Ridley Scott Eyeing A Remake Of South Korean Horror Film 'The Wailing'

You should go watch The Wailing.

Unless subtitles make your eyes bleed and you hate terrifying movies, you have no excuse. Na Hong-jin's sprawling horror epic is currently streaming on Netflix, so wait until it gets dark outside, make yourself a snack, carve out 156 minutes, and hit play. Because man, this movie is something else. I'm not even sure how to begin to describe it, but I feel confident that it's a movie that could only be set in South Korea and made by South Korean filmmakers.

In other news, it's currently being considered for an American remake. Huh.

Interestingly enough, the folks currently in negotiations with Ridley Scott's Scott Free Productions seem to agree that a Western remake may not be the wisest move. Kim Ho-sung, the head of Fox International Production Korea and a producer on the film, revealed Scott Free's interest to Screen Daily, noting that a remake wouldn't be easy that they should just go ahead and hire the original director:

They said The Wailing reminded them of films such as The Exorcist, The Ring and Seven. The locality and sensibility of The Wailing is so strong that I don't think it would be easy to do a Western remake, and it will be important who directs it. So I told him I think the only director who could do the remake is Na Hong-jin. But we are still in early stages of talks. [...] We're being careful. As you know, there are a lot of remakes out there being developed [that haven't come to fruition].

There are two reasons The Wailing would a tough nut to crack for non-Korean filmmakers. First of all, the rural South Korean setting is vital the film's plot and atmosphere. In fact, the beliefs and ideals of the small town where the film takes place are so intrinsically tied to the plot of the film that to take it elsewhere would require some dramatic reworking. Kim himself points out how his nation's religious diversity is vital to the film, noting how "you see not a Korean Buddhist monk, but a Japanese monk type of person, a shaman, Christianity, Catholicism, and diverse pagan and occult beliefs." When The Wailing does tap into some familiar horror territory, the various, often conflicting beliefs of those involved inject all kinds of new life into the film.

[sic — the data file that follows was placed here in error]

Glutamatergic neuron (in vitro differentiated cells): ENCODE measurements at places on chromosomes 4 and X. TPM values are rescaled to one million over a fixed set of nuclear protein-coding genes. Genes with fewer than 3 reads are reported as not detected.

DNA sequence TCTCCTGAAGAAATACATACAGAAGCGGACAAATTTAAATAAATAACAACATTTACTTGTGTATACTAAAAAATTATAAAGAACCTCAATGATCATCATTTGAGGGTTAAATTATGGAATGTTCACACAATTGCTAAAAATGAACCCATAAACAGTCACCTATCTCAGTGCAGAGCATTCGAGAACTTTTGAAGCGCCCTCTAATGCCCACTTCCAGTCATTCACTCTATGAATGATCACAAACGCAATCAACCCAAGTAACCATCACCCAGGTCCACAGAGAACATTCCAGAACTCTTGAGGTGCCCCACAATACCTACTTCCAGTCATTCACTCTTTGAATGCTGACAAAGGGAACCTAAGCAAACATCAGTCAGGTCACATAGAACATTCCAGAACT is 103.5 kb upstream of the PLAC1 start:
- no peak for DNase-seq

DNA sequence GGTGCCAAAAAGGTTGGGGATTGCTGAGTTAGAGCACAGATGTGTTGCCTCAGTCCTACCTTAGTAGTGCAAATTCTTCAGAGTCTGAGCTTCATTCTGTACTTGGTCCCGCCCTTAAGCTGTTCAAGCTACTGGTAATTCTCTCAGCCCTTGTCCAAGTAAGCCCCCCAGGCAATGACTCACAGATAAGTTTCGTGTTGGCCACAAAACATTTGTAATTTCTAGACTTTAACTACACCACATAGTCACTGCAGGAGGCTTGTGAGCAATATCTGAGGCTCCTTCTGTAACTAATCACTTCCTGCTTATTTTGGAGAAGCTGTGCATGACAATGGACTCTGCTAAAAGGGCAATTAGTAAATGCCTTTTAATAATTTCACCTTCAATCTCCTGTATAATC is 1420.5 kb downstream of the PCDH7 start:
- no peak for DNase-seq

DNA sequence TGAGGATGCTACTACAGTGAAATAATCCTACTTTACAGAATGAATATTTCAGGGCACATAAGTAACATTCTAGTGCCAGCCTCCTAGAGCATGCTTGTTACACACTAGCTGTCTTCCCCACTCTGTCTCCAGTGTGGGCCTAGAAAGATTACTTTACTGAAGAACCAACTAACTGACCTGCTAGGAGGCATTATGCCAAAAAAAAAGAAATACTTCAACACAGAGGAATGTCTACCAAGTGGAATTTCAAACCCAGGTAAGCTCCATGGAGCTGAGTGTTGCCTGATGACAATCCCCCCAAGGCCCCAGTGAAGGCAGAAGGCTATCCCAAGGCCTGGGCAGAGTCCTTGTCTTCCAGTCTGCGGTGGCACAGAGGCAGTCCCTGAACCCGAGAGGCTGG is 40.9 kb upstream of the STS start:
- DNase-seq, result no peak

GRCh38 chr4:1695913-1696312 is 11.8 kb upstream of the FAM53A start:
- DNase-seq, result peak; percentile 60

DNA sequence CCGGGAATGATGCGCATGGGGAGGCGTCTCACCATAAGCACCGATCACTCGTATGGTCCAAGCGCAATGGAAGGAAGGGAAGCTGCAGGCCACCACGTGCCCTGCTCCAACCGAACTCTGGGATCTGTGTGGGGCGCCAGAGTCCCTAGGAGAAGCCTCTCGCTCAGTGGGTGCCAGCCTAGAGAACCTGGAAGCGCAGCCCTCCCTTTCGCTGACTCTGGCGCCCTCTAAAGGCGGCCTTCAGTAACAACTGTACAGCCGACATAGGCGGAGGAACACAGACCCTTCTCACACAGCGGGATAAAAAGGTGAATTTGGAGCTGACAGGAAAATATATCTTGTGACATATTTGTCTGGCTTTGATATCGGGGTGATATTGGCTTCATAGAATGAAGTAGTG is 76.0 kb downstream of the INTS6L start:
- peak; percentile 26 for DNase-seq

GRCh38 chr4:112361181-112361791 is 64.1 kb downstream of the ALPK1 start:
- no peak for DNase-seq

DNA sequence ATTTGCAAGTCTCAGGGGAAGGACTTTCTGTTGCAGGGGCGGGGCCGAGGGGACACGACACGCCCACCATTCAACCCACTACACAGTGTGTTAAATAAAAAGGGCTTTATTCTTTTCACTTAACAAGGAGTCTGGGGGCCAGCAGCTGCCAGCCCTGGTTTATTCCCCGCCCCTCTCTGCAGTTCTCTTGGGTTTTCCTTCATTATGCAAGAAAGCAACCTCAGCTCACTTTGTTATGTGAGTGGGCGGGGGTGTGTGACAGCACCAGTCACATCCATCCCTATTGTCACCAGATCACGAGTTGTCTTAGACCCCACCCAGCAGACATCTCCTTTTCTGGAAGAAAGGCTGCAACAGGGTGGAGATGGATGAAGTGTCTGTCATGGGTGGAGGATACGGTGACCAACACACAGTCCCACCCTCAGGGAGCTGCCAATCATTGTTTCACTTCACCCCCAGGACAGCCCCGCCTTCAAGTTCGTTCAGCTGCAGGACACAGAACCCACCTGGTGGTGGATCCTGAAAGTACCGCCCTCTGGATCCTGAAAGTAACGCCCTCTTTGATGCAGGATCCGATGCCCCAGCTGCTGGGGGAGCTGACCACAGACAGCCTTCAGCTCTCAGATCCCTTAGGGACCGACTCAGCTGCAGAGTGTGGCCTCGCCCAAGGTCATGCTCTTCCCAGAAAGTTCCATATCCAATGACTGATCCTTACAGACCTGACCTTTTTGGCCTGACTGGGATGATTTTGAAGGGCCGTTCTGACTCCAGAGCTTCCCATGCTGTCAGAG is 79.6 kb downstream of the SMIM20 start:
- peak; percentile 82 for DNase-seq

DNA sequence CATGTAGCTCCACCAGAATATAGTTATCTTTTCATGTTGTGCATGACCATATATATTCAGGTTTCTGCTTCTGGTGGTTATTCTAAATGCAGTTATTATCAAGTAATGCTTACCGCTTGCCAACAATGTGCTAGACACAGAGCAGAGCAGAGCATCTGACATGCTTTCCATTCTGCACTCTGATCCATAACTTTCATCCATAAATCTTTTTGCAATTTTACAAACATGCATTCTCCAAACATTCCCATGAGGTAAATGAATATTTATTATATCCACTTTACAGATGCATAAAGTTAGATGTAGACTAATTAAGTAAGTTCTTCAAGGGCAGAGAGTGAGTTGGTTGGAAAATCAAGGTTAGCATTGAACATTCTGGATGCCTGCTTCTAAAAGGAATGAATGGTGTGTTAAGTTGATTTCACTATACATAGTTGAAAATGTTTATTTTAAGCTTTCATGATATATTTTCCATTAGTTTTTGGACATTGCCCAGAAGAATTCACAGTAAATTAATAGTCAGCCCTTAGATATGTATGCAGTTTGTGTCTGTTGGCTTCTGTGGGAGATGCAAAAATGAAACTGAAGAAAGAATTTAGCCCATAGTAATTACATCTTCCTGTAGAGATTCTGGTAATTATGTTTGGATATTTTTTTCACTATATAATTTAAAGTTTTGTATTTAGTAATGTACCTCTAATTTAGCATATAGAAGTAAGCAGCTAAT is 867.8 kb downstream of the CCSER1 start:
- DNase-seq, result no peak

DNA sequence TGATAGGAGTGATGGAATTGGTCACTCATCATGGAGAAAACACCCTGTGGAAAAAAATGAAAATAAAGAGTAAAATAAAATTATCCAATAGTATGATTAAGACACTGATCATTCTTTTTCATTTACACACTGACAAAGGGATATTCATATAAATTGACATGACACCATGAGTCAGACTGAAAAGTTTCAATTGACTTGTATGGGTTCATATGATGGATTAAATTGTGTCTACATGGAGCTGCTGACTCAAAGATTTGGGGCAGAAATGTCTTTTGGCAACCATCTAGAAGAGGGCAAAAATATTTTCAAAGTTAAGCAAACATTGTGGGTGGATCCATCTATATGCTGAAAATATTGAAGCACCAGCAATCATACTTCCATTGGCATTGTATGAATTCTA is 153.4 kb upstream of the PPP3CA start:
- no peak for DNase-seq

The second reason is that The Wailing is such a South Korean film in structure and tone, adhering to none of the usual rules you see applied to American horror movies. It's unashamedly long and takes its time, going where it needs to go at its own pace. And what begins as a Fargo-esque police procedural about dim-witted small town cops dealing with a string of brutal murders soon evolves into a supernatural thriller and a demonic possession movie before transforming into a complex puzzle box that goes out of its way to make you question every single thing you've seen before. To adapt The Wailing as it exists would involve burning the very structure of a traditional western movie to the ground. It's why the movie is so great and it's also why a remake seems so strange.

So, does this mean we'll be getting a 90-minute, simplified and straightforward version of The Wailing in a few years? Hopefully not. Go watch The Wailing.